7 Questions with Jim Whelchel
Name: Jim Whelchel
Current title: Missions Director
Current organisation: Christ's Commission Fellowship (Manila, Philippines)
Dr. Jim and his wife Dr. Lui Whelchel have been equipping and mobilizing leaders through Cru in the Philippines since 1981. Jim was a professor for over 20 years at the International Graduate School of Leadership, where he also served as Executive Director.
Jim helped develop Foundations for Christian Leadership, a certificate program of IGSL which has equipped over 10,000 pastors and lay leaders from 15 countries. More recently he helped develop a training process called MC2 that is being used by Cru and its partners to plant tens of thousands of multiplying house churches and fellowships in over 120 countries worldwide.
Jim is presently an Elder, Area Pastor and Missions Director of Christ's Commission Fellowship, overseeing CCF’s ministries outside of the Philippines. CCF has over 100 satellites in the Philippines and abroad with around 75,000 weekly attenders prior to Covid, and over 10,000 discipleship groups. Post-Covid, it has over 200,000 weekly online worshippers.
Drs. Jim and Lui have two children, Michael who with his wife Angel have a social media marketing business here in Manila, and Sharon who completed her doctorate in physical therapy and lives with her husband Josh in Southern California. They are still waiting for grandchildren.
1. What have you found most challenging as a church leader?
Balancing growing organizational scope and personal discipleship ministry. We are committed to a discipleship model of ministry, where the expansion of the church is a consequence of more people making disciples who then disciple others. This means that we too must continually be involved in the lives of those we are discipling so that we can model the discipleship process, not just lead and manage from the top. As our responsibilities and opportunities have grown, the tension between organizational leadership and our own discipleship ministry has been tough to navigate. We cannot sacrifice personally being involved in the lives of those we disciple in order to expand the organization. But as the organization grows, the requirements of leadership grow. That is our biggest challenge.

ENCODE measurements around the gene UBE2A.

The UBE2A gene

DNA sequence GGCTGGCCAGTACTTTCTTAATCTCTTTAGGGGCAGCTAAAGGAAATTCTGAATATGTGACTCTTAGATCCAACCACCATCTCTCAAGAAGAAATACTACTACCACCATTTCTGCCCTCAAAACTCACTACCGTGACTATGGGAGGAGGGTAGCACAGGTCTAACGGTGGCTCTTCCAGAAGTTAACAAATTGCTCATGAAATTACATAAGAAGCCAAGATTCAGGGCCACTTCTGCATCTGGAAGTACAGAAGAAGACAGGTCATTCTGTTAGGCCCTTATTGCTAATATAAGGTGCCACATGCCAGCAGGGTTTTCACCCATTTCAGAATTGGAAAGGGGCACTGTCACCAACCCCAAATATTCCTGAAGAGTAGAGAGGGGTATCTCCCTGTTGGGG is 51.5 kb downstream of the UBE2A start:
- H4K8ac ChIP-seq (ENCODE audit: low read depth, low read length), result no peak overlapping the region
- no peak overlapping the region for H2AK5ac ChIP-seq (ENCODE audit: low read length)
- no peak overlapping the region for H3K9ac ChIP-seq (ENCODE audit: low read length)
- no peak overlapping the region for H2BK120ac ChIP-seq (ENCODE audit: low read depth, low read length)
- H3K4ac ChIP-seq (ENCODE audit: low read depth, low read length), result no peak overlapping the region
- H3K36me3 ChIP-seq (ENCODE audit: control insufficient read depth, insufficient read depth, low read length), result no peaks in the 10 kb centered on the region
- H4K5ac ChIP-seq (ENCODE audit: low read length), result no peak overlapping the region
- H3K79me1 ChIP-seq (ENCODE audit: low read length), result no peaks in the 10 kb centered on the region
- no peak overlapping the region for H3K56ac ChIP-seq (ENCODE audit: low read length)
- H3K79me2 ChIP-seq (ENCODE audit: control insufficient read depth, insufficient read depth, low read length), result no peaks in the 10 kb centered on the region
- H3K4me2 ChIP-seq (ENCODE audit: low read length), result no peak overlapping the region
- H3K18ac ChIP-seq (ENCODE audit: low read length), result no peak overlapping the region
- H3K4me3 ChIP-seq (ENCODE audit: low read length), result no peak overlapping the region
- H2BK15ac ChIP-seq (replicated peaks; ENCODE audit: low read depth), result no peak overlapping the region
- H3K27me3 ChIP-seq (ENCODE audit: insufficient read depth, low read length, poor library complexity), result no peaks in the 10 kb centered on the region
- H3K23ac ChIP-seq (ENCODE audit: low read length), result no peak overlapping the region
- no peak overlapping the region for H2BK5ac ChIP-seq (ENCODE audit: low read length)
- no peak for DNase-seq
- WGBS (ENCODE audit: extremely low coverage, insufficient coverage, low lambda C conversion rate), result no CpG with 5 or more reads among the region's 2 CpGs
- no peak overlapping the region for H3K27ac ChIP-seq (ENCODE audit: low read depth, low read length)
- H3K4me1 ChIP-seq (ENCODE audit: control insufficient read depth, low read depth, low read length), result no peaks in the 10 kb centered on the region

2. How did you become a church leader? Can you please briefly tell the story?
I joined Campus Crusade (Cru) with the goal of training leaders for ministry in Asia, beginning with campus ministry, but later through our seminary, the International Graduate School of Leadership.
God has always put on my heart the importance of involvement and leadership in a local church. And being part of a seminary, it was important to understand and be involved in what we were preparing our students to lead.
When we moved the school to Manila in 1990, my wife and I became involved with our church, Christ's Commission Fellowship. At first I helped lead an evangelism and discipleship training in the church. We also formed our own couples discipleship group. Later I was asked by the leadership of the church to participate in elders meetings. Eventually in 1998 I was asked to be an elder. I also volunteered to lead the training department of the church, and later in 2007 the missions department.
Throughout this time we continued to disciple those in our group, and helped them disciple others who discipled others. Our direct discipleship chain involved around 1000 people in groups under us.
In 2010 I was asked to be part of Cru's Global Church Movements team, which was tasked to develop strategies to help establish multiplying churches in partnerships with churches and organizations globally. I helped develop a CPM training for Cru that is seeing significant results -- tens of thousands of new churches established. It was satisfying to see the results, but I felt too distant from the field, and preferred to be more involved directly in doing training and helping start church movements on the ground.